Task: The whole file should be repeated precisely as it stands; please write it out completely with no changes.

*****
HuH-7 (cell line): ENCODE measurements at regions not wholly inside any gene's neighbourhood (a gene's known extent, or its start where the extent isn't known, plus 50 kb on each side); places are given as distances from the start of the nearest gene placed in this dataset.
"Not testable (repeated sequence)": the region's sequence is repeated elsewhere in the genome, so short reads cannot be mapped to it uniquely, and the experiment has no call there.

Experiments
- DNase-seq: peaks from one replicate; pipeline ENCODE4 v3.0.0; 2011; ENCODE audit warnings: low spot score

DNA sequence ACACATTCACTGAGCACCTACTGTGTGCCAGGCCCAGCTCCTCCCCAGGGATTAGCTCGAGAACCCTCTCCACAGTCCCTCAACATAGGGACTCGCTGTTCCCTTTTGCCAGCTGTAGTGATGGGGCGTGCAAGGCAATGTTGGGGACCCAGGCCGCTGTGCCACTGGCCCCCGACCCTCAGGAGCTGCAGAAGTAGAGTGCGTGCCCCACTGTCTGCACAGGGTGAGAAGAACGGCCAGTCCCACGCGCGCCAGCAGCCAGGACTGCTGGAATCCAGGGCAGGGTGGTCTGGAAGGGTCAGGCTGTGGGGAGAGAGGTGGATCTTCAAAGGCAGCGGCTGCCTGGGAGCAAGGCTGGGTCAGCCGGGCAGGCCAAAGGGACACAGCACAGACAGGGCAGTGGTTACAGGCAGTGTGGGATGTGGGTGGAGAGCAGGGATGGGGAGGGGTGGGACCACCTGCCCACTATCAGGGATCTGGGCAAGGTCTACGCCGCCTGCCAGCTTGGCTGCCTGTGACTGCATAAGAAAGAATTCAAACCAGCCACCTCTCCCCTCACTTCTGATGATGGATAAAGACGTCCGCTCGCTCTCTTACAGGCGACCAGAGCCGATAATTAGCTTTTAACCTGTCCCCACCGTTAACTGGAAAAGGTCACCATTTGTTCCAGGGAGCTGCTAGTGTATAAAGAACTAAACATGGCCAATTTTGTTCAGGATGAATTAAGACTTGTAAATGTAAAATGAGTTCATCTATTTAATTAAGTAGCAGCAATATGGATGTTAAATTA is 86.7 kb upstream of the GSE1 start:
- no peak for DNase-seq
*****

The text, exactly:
HuH-7 (cell line): ENCODE measurements at regions not wholly inside any gene's neighbourhood (a gene's known extent, or its start where the extent isn't known, plus 50 kb on each side); places are given as distances from the start of the nearest gene placed in this dataset.
"Not testable (repeated sequence)": the region's sequence is repeated elsewhere in the genome, so short reads cannot be mapped to it uniquely, and the experiment has no call there.

Experiments
- DNase-seq: peaks from one replicate; pipeline ENCODE4 v3.0.0; 2011; ENCODE audit warnings: low spot score

DNA sequence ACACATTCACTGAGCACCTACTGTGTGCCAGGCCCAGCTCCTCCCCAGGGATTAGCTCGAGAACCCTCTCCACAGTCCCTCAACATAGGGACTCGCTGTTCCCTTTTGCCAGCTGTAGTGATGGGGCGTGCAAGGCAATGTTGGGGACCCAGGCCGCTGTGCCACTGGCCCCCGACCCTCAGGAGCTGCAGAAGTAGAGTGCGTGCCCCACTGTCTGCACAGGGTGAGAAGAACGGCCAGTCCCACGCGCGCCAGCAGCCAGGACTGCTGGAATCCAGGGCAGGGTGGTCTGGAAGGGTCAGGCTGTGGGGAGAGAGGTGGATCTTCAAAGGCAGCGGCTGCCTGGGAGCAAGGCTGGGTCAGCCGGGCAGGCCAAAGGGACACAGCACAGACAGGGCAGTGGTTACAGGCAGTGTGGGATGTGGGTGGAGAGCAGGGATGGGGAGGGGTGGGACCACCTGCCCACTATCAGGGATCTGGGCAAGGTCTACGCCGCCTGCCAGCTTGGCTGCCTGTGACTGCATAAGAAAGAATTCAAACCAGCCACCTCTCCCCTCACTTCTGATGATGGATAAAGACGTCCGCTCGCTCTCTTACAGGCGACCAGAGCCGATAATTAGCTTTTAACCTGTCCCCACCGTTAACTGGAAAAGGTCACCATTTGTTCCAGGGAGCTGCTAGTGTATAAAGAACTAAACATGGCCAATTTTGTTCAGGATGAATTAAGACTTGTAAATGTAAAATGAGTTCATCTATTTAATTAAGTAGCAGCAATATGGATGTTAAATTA is 86.7 kb upstream of the GSE1 start:
- no peak for DNase-seq